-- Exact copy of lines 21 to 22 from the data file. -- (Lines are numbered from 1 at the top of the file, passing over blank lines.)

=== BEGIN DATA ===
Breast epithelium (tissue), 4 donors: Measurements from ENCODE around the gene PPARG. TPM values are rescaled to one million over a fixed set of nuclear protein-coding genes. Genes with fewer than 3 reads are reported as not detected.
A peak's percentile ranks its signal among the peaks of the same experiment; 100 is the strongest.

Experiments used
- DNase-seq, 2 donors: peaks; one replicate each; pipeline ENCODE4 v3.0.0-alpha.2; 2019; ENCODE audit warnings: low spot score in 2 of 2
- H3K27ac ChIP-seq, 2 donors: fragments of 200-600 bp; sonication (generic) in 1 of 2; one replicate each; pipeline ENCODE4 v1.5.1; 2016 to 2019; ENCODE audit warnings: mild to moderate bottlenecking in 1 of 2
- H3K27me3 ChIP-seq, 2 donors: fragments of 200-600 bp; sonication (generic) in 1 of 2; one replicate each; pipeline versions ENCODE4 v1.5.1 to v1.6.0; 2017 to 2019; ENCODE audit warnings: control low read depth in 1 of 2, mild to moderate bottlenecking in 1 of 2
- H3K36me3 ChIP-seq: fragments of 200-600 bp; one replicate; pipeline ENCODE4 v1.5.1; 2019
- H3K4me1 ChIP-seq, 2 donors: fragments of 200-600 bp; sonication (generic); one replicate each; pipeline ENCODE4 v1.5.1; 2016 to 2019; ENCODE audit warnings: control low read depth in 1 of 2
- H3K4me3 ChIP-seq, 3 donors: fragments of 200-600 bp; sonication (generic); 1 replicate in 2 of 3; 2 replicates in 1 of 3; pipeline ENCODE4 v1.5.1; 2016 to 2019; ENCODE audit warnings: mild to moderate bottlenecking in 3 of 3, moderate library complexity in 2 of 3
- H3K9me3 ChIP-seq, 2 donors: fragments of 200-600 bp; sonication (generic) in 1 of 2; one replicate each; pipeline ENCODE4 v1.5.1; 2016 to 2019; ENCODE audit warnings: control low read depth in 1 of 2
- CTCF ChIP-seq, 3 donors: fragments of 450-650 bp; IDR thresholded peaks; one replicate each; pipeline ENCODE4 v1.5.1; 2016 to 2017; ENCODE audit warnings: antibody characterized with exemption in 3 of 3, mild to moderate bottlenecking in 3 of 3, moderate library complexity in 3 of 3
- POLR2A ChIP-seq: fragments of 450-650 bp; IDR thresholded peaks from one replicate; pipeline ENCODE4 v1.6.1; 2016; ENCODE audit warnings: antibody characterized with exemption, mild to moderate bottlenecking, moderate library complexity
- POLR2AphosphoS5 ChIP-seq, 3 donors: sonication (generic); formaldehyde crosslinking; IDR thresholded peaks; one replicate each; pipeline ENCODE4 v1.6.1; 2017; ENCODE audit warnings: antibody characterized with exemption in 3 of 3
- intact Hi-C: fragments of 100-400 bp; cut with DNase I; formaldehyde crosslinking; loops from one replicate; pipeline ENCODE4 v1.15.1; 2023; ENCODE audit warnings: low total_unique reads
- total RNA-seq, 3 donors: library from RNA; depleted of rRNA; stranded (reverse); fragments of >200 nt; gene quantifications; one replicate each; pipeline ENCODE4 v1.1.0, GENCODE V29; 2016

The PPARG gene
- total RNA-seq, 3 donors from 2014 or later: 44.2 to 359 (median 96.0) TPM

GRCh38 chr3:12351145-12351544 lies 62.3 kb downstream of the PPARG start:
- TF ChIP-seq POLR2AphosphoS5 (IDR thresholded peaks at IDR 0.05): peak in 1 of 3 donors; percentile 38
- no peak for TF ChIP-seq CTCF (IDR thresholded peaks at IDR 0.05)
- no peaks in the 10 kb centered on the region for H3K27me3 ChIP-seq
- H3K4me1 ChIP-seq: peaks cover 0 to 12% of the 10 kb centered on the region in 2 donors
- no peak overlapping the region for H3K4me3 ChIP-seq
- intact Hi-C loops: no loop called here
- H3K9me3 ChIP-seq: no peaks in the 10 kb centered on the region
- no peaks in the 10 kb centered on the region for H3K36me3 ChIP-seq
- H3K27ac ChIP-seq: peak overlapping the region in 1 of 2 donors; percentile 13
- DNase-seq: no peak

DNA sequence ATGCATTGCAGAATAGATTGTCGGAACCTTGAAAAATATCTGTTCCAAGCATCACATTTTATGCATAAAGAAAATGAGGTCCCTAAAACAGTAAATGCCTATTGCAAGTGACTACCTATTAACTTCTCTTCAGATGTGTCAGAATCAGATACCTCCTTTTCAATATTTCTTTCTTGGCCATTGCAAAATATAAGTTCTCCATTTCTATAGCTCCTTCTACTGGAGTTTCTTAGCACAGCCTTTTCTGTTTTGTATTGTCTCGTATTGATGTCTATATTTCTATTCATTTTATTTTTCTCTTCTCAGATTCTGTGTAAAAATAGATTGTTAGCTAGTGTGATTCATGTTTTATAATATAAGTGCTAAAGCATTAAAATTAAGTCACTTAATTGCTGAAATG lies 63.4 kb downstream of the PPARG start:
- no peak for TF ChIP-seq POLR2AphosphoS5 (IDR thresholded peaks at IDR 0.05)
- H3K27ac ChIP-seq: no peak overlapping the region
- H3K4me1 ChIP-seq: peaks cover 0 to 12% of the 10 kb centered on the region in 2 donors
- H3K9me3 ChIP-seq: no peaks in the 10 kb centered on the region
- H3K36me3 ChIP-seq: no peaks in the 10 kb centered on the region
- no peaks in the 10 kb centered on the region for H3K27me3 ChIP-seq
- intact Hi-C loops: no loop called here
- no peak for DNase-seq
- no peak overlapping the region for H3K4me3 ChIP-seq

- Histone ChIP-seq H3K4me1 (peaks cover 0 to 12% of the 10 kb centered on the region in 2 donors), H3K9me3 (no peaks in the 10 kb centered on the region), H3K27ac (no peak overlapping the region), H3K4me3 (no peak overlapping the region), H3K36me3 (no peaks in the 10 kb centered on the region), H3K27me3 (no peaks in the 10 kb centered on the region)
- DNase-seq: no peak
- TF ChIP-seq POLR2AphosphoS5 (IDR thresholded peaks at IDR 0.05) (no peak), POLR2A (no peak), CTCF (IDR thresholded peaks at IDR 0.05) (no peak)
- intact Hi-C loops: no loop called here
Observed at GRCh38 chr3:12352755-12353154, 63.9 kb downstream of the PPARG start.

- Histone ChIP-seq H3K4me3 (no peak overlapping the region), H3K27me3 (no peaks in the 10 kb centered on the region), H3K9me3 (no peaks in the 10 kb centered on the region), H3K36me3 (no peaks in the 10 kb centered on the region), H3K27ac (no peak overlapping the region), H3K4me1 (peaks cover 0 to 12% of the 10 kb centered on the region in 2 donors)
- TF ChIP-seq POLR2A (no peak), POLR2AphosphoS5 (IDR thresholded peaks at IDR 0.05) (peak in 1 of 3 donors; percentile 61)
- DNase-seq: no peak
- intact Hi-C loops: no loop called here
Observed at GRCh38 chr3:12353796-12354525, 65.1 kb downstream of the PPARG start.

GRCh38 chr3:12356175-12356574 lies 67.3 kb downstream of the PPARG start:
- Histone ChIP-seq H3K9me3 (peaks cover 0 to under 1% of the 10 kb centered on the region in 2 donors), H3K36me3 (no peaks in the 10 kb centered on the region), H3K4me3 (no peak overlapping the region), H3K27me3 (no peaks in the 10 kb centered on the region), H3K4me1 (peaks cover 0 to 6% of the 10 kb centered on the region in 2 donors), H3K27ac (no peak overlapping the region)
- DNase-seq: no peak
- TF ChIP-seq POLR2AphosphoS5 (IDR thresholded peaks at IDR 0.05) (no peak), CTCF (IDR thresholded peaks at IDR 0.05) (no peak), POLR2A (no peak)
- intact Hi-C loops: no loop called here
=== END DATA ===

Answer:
- no peaks in the 10 kb centered on the region for H3K27me3 ChIP-seq
- H3K4me1 ChIP-seq: peaks cover 0 to 12% of the 10 kb centered on the region in 2 donors